Shutdown A Huge Political Loss For Trump
Regardless of whether or not you think Nancy Pelosi won the government shutdown, Donald Trump clearly lost.
With the thirty-five day shutdown at an end, the latest ABC News/Washington Post poll shows that the President and his party have suffered significant political damage:
Public disapproval of President Trump has swelled five points to 58 percent over three months as a majority of Americans continue to hold him and congressional Republicans most responsible for the partial federal government shutdown that ended Friday, according to a new Washington Post-ABC News poll.
In addition, more than 1 in 5 Americans say they were personally inconvenienced by the record-long shutdown, which ended after lawmakers and the White House reached agreement on a three-week continuing resolution to reopen government agencies that had been shuttered for 35 days.
The deal left Trump without a victory in his battle for a border wall but also provided him a chance to keep fighting. Congressional leaders agreed to try to resolve the spending fight over border security in a conference between the Republican-led Senate and Democrat-led House before the continuing resolution expires.
For Trump, the poll illustrates the political damage he sustained as he sought to please his conservative base by building a wall along the U.S.-Mexico border, his top campaign promise.
The Post-ABC poll finds that Trump’s overall popularity has weakened, with 37 percent of the public approving of his job performance and 58 percent disapproving. In the previous Post-ABC poll just before November’s midterm elections in which Democrats won control of the House of Representatives, the approval-disapproval margin was narrower, at 40 percent to 53 percent.
Though the new survey finds that a 54 percent majority of Americans disapprove of House Speaker Nancy Pelosi’s performance during the shutdown, negative ratings for Trump on this question are higher, at 60 percent. And when asked who is most responsible, 53 percent blame Trump and congressional Republicans, while 34 percent blame Pelosi (D-Calif.) and Democrats.
The 19 percentage-point margin of blame is slightly smaller than the 24-point margin in a Post-ABC poll roughly two weeks ago.
Among political independents, disapproval of Trump has grown from 53 percent at the start of November to 63 percent. Independents have also had a lopsided reaction to the shutdown, with 54 percent saying Trump and Republicans are more responsible for it, while 29 percent blame Pelosi and Democrats, a 25-point margin, slightly wider than the public as a whole.
Polls have consistently shown that a majority of Americans do not support the wall. The Post-ABC News poll finds that 54 percent oppose the project, with 42 percent supporting it, matching the results of a Post-ABC poll two weeks ago.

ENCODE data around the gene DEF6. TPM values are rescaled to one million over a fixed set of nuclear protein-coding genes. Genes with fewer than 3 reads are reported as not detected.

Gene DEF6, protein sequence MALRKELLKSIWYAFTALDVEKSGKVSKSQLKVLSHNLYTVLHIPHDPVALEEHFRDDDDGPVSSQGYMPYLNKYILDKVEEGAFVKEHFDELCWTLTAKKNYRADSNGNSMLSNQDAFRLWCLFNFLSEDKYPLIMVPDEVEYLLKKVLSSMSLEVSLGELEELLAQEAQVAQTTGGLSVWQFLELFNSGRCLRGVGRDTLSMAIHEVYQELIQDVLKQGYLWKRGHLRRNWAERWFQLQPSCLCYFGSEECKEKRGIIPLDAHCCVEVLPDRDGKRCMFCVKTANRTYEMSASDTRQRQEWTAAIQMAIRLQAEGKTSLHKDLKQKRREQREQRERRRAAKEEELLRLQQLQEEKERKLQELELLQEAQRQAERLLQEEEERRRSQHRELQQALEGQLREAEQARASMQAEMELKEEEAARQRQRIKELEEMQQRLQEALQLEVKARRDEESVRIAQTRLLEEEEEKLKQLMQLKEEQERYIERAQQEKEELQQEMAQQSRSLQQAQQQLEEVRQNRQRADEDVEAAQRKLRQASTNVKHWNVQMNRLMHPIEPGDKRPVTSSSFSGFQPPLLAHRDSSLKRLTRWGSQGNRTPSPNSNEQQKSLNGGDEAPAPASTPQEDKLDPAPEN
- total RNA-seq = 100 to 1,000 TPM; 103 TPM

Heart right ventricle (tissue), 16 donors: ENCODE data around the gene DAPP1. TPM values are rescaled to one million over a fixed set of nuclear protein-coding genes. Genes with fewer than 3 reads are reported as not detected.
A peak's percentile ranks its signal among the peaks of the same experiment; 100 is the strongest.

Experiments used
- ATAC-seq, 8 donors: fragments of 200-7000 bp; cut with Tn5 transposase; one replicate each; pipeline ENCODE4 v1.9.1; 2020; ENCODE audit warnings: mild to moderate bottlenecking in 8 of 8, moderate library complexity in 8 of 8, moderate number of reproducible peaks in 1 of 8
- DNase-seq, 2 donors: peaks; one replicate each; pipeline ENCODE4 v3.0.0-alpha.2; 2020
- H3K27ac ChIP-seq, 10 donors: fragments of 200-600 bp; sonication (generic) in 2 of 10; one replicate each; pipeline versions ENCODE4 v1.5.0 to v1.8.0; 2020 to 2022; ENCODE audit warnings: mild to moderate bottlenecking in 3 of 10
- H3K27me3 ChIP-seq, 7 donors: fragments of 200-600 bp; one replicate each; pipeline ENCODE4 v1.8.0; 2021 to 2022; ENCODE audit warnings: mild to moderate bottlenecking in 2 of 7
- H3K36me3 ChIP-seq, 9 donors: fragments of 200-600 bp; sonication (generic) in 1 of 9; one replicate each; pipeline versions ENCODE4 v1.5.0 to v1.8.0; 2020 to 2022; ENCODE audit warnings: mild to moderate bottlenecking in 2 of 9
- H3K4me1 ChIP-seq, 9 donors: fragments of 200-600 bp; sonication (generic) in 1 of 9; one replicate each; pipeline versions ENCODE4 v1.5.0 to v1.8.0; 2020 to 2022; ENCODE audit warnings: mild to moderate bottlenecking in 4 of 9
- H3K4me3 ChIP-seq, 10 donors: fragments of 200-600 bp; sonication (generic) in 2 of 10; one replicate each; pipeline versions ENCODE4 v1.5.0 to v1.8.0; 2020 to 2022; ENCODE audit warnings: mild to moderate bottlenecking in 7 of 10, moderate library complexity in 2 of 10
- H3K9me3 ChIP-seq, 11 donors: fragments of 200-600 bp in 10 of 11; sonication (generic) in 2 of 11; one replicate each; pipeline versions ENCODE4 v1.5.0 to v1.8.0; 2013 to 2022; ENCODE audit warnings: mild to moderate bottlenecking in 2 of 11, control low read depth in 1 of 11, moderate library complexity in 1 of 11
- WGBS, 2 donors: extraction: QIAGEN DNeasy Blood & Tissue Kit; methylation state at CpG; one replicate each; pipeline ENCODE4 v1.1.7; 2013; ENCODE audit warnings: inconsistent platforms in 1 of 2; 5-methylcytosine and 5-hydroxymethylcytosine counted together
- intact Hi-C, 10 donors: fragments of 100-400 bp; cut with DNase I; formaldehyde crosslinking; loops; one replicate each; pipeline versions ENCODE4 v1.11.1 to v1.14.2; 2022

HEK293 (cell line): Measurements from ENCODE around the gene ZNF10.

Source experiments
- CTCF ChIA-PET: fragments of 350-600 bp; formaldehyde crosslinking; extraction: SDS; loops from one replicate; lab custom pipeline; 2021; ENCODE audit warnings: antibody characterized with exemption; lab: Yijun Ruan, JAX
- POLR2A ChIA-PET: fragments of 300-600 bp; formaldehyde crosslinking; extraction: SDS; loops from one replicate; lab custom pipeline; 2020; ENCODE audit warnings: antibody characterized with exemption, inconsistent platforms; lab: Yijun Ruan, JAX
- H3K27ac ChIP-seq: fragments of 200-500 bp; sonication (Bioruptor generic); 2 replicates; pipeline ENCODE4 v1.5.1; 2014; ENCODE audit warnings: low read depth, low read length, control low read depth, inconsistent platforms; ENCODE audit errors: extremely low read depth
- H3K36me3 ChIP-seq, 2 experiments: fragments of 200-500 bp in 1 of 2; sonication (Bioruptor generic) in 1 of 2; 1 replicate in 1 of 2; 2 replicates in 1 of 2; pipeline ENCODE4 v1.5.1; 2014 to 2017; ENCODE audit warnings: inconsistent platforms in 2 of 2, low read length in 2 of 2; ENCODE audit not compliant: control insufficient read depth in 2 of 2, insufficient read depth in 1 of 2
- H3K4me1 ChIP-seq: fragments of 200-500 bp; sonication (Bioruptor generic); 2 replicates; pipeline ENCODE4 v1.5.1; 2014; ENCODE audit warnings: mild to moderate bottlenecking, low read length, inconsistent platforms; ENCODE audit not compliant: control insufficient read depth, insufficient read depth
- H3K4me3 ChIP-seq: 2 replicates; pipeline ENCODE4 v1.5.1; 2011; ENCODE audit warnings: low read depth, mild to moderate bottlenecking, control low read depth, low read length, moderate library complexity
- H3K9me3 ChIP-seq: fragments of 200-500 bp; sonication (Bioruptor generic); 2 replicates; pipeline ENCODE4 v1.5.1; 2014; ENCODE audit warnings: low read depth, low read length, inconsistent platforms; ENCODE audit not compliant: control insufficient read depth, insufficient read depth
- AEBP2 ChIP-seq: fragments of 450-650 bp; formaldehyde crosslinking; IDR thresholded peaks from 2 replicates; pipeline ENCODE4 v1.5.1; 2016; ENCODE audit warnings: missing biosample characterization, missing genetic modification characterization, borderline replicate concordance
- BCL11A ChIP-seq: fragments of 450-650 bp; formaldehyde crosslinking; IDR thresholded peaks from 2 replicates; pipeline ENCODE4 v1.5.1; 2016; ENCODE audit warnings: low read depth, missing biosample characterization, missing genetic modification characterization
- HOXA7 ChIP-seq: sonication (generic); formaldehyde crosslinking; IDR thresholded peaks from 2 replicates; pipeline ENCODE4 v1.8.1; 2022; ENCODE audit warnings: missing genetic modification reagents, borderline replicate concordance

A separate question suggests majority support for increased border security efforts in general, with 54 percent saying the United States is doing “too little” to keep undocumented immigrants from coming into the country.4
Asked who they trust more to handle border security, 42 percent say they trust Pelosi and Democrats in Congress, while 40 percent trust Trump and Republicans. By comparison, a fall Post-ABC poll found Republicans overall held a 10-point advantage over Democrats on trust to handle border security among registered voters.
Earlier this week, I noted that the ongoing shutdown was having a decidedly negative view impact on the President’s job approval numbers across the board. Even the Rassmussen poll, which has a well-known pro-Administration bias, with just 45% of respondents approving of the President’s job approval while 54% disapprove. Similarly, the Fox News poll, which has generally been more consistent with other polling has the President’s job approval at 43% and his disapproval at 54%. This has resulted in a worsening of the President’s position in the poll averages. In the RealClearPolitics poll, the President’s numbers stand at 41.1% approve and 55.6% disapprove, for a deficit of -14.5 points. By way of comparison, on December 21st, before the shutdown began, the President’s approval stood at 42.8% and his disapproval at 51.5% for a deficit of -8.7 points. In the FiveThirtyEight average, the President’s job approval stands at 39.3% and his disapproval stands at 56.0% for a deficit of -16.7 points. On December 21st, the average stood at 42.2% approval and 52.7% disapproval, for a deficit of -10.5 points.
While there may be some disagreement over the extent to which Nancy Pelosi deserves credit for a political win that seems in retrospect to have been inevitable, there can be no question that this entire thirty-five-day exercise was a massive political loss for the President. It began with the President saying that he’d welcome taking credit for a shutdown in the name of getting his wall only to see him back a Senate bill that would have kept the government open through February 8th and provide no funding for the wall. After objections from Ann Coulter and others, though, Trump reversed himself and said that he would only agree to a funding bill that provided $5.7 billion in funding for his wall, a move that sent us into what amounted to an utterly pointless shutdown that essentially resulted in the same bill that the President could have had before the shutdown even began. He gambled that he could somehow win this shutdown, and he lost big time.